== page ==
the various meanings of ‘razor gang’

a violent street gang armed with razors—in extended use, a group or body responsible for making cutbacks—in particular: 1) (British English, railway slang): a team of investigators seeking ways of improving economy and productivity; 2) (Australian English) a parliamentary committee charged with investigating and reducing government spending

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‘prosecco socialist’: meaning and origin

UK, 2001—used as a self-designation by persons with left-wing political views who think of themselves as being better in touch with reality than champagne socialists are—coined after, and in contrast to, ‘champagne socialist’

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‘chardonnay socialist’: meaning and origin

Australia, 1985—a person who espouses socialist ideals while enjoying a wealthy lifestyle—coined after the synonymous expression ‘champagne socialist’—popularised by Emerald City (1987), by the Australian playwright David Williamson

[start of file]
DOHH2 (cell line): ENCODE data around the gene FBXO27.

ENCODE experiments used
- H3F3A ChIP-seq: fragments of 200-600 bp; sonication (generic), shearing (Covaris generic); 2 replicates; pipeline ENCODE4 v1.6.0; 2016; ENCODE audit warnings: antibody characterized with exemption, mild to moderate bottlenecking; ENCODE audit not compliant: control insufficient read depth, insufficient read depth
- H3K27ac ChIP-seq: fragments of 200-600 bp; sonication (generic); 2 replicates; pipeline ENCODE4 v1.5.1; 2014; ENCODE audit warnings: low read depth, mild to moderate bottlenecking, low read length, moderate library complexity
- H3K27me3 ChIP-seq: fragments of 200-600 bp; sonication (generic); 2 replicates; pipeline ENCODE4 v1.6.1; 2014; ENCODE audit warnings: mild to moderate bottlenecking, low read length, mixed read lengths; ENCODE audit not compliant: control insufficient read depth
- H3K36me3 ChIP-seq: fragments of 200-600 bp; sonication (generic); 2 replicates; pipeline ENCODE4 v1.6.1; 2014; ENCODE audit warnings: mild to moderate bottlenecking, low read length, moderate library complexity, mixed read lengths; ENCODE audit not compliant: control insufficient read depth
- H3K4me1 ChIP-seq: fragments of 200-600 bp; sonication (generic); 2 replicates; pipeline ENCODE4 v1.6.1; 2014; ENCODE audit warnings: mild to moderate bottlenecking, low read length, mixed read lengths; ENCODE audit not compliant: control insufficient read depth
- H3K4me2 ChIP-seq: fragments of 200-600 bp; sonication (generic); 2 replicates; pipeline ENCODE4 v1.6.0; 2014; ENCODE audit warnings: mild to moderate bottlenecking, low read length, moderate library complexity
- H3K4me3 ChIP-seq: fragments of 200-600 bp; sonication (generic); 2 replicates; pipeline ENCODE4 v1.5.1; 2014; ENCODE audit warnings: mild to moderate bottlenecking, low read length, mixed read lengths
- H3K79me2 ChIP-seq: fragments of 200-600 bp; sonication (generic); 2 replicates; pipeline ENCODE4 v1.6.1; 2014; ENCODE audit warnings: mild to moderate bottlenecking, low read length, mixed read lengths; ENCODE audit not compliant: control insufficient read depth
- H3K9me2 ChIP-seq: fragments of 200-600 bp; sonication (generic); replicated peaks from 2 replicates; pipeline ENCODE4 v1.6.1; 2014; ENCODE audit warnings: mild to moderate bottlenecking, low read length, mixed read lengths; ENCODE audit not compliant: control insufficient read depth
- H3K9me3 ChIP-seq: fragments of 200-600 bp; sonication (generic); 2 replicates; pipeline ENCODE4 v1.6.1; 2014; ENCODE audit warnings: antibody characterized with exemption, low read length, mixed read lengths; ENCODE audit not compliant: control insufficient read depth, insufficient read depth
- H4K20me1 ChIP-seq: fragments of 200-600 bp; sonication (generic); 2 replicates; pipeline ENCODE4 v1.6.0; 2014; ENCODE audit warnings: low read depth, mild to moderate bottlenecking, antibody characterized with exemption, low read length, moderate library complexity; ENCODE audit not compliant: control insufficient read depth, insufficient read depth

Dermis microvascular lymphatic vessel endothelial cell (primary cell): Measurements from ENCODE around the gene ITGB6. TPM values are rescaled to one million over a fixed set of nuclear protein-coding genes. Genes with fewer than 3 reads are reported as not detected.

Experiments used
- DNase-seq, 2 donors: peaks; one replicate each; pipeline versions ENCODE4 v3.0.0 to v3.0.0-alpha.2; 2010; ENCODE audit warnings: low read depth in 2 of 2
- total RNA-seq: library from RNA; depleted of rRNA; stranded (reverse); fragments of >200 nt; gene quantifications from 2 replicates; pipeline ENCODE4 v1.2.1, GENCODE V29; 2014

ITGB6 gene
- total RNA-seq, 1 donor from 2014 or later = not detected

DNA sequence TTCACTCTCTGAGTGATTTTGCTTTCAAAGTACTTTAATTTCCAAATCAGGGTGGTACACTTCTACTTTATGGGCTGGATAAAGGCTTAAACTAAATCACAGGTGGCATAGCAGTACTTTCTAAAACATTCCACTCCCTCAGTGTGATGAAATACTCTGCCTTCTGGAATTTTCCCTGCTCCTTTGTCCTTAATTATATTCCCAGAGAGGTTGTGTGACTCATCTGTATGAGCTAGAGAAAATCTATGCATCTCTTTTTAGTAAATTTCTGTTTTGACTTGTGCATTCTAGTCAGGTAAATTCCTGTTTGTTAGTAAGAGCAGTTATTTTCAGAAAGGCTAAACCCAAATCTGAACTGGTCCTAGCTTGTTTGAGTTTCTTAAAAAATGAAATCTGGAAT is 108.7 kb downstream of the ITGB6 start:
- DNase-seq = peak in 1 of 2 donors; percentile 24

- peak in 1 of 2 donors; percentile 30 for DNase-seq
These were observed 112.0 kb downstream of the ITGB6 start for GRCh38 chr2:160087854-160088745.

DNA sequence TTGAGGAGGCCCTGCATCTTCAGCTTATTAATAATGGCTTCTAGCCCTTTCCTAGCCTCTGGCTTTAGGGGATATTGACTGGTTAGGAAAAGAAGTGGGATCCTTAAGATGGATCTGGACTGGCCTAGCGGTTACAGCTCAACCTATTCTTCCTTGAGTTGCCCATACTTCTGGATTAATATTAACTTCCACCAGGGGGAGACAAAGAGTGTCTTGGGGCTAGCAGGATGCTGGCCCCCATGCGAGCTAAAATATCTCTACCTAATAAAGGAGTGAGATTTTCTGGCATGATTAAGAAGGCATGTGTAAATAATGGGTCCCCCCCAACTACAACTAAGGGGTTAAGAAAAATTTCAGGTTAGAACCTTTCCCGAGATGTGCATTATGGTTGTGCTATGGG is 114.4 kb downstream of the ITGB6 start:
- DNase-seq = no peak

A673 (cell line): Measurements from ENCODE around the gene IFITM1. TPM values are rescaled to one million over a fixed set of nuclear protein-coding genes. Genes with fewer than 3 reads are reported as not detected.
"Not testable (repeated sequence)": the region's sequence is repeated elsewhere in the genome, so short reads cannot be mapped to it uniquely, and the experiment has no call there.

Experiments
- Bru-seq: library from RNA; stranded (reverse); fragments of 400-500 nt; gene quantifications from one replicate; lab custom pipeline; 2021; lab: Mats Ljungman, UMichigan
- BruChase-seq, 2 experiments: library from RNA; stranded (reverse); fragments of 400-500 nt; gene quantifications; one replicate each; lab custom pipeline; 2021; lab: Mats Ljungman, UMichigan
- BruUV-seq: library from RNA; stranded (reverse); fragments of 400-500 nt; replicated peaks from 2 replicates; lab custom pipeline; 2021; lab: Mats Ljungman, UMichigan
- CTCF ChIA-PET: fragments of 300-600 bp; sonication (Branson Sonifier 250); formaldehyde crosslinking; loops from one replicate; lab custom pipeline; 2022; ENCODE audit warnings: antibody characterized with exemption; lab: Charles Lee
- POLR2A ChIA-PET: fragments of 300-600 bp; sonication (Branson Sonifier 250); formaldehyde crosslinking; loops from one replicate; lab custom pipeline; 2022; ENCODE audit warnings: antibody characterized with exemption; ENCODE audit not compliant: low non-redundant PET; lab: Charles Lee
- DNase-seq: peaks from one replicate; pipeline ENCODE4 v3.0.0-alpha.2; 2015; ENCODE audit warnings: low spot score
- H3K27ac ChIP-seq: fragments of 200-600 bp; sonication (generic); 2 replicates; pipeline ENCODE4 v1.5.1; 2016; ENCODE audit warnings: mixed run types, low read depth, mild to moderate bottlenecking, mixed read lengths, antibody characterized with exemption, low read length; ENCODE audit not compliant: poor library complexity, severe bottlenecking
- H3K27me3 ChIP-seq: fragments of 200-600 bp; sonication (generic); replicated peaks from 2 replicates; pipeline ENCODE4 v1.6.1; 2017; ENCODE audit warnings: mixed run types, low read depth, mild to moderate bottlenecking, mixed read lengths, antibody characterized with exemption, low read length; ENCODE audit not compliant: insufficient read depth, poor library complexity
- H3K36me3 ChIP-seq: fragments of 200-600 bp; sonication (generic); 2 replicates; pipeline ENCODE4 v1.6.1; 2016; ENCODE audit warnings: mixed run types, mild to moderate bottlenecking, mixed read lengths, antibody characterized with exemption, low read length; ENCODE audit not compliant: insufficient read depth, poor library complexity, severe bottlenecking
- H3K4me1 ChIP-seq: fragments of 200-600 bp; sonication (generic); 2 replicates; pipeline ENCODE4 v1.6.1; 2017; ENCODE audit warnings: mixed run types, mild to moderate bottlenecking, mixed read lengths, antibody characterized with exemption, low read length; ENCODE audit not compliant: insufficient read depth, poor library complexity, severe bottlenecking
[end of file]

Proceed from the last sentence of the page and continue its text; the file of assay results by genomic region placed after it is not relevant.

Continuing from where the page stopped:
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‘flat out like a lizard drinking’: meanings and origin

Australia, 1930—a humorous extended form of ‘flat out’, meaning ‘with the maximum speed or effort’ (apparently with wordplay on ‘flat out’, meaning ‘lying stretched out’)—has occasionally been used in the opposite sense

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‘a rat with a gold tooth’: meaning and origin

Australia, 1972—a person, usually a man, who, in spite of a superficial smartness, is untrustworthy—‘rat’ refers to a deceitful or disloyal man—the image is that, despite the gold tooth, a rat’s basic nature cannot change

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‘the ant’s pants’: meaning and origin

Australia, 1928—an outstandingly good person or thing—variant of the synonymous jocular expressions, of U.S. origin, based on various parts of animals’ real or fanciful anatomy and other attributes, such as ‘the bee’s knees’ and ‘the cat’s whiskers’

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